IRS Clarifies Its Position on Contributing to Employee Health Coverage
Last year, the IRS spelled out how it would treat employer contributions to employees to help them buy coverage on their own. More recently, it reiterated its position in Q&A format. The question the IRS posed to itself:
What are the consequences to the employer if the employer does not establish a health insurance plan for its own employees, but reimburses those employees for premiums they pay for health insurance (either through a qualified health plan in the marketplace or outside the marketplace)?
Employer Payment Plans
In answering its own question, the IRS characterized such arrangements as “employer payment plans.” These are different from health reimbursement accounts (HRA’s) and healthcare flexible spending accounts (FSA’s).
The IRS considers employer payment plans as group health plans, subject to the provisions of the Affordable Care Act (ACA), including the ban on annual limits for essential health benefits and the requirement for full coverage of preventive health services. But, even if employees bought coverage which featured those benefits, employer payment plans “cannot be integrated with individual policies to satisfy the market reforms,” according to the IRS.
The penalty for having an employer payment plan would make it prohibitively expensive. Specifically, employers could be subject to an excise tax as high as $100 per day per employee (that is, $36,500 per year per employee).
The IRS and the Department of Labor also take the position that an HRA cannot be integrated with “individual market coverage or with an employer plan which provides coverage through individual policies” without violating the ACA. However, HRA’s and healthcare FSA’s can still be used to help employees pay for “excepted” benefits, including vision, dental, accident, long-term care and automobile medical payment coverage.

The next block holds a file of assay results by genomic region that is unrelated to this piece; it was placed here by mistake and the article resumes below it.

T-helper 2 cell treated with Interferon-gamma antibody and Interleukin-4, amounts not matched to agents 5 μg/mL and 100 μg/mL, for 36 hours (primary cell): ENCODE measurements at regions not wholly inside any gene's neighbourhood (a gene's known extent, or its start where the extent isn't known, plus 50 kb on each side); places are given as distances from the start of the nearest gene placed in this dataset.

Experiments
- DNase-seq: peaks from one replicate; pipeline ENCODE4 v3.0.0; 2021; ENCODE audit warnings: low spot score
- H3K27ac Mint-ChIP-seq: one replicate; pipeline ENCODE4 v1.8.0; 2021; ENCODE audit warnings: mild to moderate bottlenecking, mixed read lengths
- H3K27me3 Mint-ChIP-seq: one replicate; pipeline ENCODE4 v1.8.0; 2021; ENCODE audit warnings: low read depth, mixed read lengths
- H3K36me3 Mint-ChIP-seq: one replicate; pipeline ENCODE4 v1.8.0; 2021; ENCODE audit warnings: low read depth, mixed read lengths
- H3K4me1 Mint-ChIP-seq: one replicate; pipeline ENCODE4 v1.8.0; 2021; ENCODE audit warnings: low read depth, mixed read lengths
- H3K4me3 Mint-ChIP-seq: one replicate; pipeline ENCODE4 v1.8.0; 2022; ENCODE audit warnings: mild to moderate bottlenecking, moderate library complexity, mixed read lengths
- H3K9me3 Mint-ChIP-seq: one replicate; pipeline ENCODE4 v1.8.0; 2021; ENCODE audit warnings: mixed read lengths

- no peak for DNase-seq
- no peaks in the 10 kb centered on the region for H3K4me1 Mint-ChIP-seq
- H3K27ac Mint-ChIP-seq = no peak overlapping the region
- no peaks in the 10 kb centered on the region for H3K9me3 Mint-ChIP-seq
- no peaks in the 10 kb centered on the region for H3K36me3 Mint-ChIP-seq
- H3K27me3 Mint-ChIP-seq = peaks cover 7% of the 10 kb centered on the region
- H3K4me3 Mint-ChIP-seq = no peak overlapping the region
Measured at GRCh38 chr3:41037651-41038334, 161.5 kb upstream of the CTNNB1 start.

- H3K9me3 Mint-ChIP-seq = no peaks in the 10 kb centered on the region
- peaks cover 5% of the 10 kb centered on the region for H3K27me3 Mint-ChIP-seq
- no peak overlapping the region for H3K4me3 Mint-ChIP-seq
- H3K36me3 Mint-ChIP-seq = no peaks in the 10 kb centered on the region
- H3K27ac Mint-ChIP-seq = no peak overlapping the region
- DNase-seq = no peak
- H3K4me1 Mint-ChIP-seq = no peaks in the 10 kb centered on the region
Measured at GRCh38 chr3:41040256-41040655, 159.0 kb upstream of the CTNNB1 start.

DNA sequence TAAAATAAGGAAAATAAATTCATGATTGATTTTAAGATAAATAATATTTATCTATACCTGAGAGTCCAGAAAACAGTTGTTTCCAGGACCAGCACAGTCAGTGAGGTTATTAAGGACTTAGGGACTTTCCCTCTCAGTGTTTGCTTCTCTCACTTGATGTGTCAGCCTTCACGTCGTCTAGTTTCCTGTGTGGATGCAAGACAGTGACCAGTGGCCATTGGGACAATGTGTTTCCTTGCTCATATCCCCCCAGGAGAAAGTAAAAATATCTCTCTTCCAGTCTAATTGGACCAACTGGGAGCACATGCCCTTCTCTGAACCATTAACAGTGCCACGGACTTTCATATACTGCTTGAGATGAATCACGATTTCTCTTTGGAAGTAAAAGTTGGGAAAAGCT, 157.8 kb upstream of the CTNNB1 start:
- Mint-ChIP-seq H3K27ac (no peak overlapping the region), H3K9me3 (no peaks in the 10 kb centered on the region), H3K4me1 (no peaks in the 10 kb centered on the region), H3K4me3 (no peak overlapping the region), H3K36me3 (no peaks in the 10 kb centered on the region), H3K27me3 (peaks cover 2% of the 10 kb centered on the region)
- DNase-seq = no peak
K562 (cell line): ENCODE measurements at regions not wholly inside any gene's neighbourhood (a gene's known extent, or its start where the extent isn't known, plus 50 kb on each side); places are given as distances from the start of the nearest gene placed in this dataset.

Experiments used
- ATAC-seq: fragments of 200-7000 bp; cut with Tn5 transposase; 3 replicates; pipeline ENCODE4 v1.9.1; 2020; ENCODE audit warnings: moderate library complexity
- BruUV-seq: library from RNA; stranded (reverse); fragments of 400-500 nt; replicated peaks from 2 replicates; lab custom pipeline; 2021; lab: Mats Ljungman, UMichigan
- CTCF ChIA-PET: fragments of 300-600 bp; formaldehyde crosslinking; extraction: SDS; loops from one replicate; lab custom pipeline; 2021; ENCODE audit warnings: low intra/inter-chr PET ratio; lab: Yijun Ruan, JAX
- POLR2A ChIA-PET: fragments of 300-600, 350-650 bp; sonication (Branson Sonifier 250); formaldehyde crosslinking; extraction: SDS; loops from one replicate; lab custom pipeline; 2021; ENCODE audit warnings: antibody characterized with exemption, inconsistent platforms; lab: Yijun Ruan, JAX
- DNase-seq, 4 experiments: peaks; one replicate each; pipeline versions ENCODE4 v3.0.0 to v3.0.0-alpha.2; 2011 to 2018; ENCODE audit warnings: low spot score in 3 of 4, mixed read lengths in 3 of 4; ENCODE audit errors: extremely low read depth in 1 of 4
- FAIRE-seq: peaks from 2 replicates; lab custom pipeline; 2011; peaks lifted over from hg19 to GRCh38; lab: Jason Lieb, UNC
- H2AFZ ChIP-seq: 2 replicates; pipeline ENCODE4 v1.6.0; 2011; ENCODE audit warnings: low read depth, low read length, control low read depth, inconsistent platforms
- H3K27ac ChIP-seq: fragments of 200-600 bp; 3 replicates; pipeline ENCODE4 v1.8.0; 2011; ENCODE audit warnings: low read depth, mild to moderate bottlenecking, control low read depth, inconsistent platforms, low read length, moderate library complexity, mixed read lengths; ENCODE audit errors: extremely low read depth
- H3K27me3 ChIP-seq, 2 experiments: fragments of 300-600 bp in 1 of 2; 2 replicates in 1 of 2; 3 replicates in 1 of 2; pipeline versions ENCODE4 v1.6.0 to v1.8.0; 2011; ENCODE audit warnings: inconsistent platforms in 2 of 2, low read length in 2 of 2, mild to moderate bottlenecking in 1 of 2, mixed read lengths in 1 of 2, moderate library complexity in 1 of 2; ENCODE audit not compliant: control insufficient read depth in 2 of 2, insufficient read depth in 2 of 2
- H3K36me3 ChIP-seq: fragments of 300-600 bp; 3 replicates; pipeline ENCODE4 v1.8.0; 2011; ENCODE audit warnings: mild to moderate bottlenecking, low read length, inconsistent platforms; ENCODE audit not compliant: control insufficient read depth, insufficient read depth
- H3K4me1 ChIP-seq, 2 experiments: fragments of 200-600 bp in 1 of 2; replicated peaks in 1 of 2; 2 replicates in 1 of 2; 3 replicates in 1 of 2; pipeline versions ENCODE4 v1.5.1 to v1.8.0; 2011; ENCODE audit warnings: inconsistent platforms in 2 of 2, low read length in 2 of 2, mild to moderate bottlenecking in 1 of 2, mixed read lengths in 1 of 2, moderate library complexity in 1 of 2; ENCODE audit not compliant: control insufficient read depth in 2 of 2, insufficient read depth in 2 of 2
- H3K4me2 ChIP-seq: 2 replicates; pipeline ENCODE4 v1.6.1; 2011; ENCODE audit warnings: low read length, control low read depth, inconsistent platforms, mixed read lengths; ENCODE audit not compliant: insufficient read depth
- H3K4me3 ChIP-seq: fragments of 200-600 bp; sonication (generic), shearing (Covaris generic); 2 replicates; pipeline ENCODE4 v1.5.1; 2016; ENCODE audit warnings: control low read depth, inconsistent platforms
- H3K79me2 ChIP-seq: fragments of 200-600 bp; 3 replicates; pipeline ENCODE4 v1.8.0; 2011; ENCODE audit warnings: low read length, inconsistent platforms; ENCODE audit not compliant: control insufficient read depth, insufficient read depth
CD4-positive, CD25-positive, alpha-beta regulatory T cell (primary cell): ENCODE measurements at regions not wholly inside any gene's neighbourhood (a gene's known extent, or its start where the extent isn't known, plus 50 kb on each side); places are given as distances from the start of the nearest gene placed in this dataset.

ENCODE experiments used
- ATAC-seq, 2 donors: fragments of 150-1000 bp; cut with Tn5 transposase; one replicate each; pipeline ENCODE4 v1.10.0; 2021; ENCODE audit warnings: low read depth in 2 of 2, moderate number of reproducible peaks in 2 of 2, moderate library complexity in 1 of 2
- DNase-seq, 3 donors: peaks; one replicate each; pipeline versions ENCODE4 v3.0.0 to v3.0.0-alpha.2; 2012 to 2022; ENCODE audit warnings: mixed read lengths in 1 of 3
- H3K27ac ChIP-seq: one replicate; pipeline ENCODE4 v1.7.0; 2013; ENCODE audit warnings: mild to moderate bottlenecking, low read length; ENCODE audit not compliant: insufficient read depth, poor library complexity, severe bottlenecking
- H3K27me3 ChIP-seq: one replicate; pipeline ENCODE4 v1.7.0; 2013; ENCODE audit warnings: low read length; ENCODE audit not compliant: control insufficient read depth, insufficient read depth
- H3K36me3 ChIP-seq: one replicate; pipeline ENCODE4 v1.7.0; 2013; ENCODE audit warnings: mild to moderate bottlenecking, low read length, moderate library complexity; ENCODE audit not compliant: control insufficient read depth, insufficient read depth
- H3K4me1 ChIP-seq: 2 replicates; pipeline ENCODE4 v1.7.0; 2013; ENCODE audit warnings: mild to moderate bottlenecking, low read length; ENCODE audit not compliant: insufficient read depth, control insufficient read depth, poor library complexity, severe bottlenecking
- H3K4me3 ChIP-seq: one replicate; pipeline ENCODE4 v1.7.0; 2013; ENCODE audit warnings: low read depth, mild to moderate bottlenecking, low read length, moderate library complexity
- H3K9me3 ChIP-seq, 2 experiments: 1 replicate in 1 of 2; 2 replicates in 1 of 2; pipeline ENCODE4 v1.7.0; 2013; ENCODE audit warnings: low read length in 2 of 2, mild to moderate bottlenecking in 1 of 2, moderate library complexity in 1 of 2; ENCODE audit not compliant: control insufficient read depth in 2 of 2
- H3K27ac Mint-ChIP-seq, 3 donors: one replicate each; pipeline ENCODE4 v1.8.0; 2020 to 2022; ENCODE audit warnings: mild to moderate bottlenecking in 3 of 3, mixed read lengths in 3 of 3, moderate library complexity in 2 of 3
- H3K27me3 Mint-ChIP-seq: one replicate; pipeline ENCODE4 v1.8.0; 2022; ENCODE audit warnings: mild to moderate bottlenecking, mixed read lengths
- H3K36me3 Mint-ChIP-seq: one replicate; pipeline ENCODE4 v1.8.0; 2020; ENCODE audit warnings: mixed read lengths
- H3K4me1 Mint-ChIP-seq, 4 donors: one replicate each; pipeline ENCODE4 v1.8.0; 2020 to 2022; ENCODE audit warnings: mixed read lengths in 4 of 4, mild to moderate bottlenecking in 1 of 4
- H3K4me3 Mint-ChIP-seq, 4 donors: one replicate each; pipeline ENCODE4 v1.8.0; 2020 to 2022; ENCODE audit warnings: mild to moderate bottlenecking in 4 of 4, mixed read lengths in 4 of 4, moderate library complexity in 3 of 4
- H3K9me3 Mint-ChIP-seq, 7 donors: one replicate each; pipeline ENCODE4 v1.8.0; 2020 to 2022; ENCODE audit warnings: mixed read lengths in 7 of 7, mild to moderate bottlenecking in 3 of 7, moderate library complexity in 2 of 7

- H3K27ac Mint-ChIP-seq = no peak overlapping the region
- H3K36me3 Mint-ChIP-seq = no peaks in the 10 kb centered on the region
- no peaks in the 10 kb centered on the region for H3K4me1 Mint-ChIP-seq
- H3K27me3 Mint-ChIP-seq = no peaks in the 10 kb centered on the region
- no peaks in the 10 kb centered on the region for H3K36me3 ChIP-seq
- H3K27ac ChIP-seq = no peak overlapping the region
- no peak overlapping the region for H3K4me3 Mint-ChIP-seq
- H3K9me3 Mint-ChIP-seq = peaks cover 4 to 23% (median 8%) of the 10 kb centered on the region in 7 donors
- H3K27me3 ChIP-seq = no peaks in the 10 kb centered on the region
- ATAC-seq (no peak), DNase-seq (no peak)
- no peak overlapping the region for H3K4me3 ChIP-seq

Another form of health coverage, not subject to ACA requirements, which employers can help employees buy beginning in 2015 without being penalized is “wraparound coverage.” That’s basic health insurance to supplement a standard health plan which meets ACA requirements. This coverage cannot cost more than 15 percent of the cost of the basic health plan offered to your employees, however.
If you are still determined to get out from between your employees and their health plan coverage, you could avoid the “employer payment plan” penalties by simply giving employees a pay raise sufficient to subsidize their health benefits to the degree you want and can afford.
Keep in mind, however, you will be subject to higher payroll taxes, and since this income is taxable to employees, the amount of the raise they’ll have available to buy health coverage will be reduced by their added tax liability. Also, workers may eventually forget why they got the raise, and consider themselves employees of a company that doesn’t value its workers enough to offer health benefits.
Finally, if you are large enough to be subject to the ACA’s employer mandate, the salary increase tactic won’t allow you to avoid the penalty for not providing health coverage.